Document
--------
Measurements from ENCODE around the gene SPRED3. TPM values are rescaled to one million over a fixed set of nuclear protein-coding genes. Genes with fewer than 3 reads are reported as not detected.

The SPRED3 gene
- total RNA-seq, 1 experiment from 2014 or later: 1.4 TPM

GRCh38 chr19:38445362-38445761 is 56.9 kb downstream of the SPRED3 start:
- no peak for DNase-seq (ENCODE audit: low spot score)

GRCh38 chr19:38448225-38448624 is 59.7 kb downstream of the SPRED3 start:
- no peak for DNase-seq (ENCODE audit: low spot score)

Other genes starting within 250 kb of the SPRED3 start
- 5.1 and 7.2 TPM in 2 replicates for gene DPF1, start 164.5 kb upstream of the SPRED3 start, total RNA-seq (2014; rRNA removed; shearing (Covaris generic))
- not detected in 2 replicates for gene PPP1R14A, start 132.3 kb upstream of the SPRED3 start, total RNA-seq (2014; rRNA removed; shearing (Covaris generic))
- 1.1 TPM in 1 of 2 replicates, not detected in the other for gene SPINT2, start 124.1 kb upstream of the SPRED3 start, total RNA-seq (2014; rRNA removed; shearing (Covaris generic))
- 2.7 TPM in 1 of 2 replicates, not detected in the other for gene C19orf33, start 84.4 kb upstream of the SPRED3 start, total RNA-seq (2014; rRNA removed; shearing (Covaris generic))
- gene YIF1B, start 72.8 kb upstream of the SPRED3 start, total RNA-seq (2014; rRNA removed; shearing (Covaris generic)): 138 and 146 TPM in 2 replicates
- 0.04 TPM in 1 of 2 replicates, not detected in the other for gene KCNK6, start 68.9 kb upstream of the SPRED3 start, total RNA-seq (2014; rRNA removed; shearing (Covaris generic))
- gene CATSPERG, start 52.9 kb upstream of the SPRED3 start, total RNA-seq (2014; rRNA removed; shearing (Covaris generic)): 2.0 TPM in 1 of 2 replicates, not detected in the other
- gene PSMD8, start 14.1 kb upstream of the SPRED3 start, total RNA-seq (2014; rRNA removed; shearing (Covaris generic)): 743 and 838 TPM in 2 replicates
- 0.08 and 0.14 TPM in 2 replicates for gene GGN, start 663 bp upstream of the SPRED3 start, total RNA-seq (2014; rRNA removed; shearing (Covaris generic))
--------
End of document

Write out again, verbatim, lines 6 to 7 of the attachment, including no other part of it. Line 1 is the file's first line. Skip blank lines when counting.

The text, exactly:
GRCh38 chr19:38448225-38448624 is 59.7 kb downstream of the SPRED3 start:
- no peak for DNase-seq (ENCODE audit: low spot score)